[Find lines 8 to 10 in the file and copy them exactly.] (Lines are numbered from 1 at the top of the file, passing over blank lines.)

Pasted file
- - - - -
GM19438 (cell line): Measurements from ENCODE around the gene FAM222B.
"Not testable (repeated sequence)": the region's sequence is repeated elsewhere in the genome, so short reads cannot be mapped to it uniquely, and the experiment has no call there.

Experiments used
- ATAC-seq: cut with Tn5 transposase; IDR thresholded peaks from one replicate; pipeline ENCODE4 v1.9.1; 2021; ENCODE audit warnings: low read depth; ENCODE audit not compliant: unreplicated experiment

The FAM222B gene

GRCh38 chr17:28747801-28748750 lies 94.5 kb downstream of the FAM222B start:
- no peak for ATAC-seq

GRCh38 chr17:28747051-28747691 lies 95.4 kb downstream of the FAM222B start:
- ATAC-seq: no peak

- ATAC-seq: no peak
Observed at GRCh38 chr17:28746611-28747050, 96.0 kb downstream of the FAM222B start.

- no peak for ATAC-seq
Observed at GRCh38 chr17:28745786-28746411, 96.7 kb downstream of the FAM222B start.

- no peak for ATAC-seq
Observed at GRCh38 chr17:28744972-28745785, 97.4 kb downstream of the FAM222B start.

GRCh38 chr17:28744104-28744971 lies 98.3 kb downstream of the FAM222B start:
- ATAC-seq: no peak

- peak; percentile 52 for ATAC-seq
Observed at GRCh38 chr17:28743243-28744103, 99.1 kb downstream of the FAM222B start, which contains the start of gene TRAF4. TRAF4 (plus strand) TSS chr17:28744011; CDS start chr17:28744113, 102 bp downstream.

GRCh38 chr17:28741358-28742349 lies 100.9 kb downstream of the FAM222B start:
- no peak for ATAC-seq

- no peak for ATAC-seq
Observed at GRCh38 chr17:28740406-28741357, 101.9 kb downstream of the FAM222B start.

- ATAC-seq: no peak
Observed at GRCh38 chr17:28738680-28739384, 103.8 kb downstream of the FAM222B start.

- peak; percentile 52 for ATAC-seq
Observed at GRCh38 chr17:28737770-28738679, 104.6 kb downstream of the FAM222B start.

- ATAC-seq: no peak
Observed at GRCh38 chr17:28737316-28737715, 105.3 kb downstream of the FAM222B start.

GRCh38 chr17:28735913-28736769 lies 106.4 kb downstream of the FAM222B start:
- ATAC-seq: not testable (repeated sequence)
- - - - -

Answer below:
GRCh38 chr17:28747051-28747691 lies 95.4 kb downstream of the FAM222B start:
- ATAC-seq: no peak

- ATAC-seq: no peak